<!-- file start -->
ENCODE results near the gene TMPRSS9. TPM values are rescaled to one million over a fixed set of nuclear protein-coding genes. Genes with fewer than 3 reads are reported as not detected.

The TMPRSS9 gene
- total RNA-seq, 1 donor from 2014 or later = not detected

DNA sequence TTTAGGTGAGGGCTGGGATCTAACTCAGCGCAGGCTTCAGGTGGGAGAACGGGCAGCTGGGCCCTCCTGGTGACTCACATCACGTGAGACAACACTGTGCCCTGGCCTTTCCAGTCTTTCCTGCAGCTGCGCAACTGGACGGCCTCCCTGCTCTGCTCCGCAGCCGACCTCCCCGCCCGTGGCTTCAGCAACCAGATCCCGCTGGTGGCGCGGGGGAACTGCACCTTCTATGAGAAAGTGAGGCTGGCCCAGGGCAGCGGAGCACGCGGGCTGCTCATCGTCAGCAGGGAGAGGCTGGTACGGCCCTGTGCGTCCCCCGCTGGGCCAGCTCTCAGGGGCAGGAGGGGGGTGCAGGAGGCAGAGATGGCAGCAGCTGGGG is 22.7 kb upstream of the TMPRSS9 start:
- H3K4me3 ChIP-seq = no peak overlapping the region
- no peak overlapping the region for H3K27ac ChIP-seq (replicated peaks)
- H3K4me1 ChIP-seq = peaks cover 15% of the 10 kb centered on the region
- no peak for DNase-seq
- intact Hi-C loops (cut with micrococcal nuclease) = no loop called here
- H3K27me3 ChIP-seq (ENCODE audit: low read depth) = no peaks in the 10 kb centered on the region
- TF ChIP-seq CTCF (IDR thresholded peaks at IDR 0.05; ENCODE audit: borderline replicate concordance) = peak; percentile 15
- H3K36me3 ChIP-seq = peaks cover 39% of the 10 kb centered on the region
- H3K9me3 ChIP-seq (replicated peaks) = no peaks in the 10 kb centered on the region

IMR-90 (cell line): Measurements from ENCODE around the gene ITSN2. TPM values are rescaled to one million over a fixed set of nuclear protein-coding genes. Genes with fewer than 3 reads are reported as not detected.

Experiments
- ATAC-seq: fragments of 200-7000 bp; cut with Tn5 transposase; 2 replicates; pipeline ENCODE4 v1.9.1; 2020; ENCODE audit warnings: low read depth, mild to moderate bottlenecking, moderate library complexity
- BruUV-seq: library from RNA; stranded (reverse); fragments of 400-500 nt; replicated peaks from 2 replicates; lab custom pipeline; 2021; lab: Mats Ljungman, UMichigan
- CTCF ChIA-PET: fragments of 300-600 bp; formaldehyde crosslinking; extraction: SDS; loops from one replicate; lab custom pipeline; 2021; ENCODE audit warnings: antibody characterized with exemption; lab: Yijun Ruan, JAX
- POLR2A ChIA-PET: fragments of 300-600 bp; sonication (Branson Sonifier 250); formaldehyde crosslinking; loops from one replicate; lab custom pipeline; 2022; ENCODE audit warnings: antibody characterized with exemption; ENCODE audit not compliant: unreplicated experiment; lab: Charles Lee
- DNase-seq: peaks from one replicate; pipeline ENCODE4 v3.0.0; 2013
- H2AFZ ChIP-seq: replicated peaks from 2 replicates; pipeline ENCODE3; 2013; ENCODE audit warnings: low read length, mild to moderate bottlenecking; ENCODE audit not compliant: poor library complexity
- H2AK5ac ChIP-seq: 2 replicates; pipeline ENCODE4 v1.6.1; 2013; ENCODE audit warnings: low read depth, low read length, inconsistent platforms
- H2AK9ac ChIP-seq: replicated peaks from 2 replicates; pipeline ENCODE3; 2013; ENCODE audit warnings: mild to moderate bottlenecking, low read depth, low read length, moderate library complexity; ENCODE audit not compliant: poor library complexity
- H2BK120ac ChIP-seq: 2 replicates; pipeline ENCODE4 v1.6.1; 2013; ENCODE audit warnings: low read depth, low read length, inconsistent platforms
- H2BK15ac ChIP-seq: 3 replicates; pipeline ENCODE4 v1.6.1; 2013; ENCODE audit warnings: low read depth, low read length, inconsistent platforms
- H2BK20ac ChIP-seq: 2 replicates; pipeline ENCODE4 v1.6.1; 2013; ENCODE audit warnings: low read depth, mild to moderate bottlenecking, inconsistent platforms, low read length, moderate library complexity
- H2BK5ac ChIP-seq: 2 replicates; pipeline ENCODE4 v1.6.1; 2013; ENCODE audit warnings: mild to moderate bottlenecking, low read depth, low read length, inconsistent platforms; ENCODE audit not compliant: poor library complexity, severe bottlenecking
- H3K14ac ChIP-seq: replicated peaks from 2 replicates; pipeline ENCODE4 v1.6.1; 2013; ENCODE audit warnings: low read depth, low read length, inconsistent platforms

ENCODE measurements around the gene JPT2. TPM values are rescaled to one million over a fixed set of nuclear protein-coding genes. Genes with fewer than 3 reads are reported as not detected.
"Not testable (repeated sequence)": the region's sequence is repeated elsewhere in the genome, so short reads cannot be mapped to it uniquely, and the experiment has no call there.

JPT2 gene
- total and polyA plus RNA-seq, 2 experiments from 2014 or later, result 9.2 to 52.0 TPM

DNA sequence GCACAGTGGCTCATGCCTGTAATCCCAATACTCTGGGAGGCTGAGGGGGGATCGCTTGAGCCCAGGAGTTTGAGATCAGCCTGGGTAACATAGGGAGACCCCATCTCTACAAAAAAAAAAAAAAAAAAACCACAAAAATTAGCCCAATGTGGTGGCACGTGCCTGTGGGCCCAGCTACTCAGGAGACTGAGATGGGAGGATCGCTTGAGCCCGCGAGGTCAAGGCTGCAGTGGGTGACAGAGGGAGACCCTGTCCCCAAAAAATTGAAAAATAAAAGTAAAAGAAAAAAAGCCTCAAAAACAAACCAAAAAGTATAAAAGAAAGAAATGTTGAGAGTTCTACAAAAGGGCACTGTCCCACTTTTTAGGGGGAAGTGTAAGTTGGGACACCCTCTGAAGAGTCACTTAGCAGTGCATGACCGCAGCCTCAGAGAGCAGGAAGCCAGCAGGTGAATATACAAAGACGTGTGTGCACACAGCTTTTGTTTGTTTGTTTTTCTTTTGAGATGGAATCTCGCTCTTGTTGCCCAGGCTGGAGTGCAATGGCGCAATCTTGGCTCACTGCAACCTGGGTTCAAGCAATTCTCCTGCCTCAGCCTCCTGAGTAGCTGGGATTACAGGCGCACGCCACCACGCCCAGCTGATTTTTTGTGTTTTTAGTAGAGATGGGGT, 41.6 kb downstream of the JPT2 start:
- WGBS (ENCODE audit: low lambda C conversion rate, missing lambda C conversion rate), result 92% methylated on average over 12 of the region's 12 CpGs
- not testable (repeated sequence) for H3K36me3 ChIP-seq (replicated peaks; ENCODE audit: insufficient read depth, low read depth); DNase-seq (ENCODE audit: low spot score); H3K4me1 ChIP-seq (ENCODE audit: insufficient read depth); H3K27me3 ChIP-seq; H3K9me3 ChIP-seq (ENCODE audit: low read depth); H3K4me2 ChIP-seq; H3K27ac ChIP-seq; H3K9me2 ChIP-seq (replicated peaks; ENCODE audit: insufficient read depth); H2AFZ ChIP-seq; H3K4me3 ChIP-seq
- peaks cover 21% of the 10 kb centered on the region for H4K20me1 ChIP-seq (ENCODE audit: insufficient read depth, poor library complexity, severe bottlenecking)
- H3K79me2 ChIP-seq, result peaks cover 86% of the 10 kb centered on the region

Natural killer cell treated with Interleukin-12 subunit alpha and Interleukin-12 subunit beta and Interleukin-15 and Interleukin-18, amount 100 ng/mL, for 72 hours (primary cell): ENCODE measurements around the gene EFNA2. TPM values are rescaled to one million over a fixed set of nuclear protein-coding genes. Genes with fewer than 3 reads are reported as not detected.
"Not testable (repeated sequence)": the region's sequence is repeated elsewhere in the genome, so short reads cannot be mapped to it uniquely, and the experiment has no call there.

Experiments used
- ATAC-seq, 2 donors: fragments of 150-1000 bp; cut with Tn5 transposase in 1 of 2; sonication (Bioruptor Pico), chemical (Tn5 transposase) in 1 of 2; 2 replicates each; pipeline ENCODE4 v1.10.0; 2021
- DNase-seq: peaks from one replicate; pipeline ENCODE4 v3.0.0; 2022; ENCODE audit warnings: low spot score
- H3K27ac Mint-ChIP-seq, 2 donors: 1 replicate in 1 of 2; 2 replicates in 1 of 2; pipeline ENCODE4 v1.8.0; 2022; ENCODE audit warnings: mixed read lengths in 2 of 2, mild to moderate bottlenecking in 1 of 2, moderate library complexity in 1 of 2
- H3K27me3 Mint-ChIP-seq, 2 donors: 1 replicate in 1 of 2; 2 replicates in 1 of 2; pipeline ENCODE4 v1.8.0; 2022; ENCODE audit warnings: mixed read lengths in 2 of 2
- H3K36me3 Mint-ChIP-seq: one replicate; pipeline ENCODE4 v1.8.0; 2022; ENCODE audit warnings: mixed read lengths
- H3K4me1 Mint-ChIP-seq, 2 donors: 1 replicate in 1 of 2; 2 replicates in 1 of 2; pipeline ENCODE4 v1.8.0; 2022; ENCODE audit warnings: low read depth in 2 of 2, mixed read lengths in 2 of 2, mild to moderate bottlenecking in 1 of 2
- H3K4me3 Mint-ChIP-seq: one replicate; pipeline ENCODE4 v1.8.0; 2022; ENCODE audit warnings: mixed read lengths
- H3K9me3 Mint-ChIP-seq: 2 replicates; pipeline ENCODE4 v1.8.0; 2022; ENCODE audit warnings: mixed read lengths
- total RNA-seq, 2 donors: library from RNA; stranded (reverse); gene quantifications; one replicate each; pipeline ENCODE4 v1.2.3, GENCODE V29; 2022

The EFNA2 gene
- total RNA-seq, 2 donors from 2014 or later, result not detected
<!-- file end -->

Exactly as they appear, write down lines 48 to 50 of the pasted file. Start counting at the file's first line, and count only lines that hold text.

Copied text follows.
- H3K9me3 Mint-ChIP-seq: 2 replicates; pipeline ENCODE4 v1.8.0; 2022; ENCODE audit warnings: mixed read lengths
- total RNA-seq, 2 donors: library from RNA; stranded (reverse); gene quantifications; one replicate each; pipeline ENCODE4 v1.2.3, GENCODE V29; 2022

The EFNA2 gene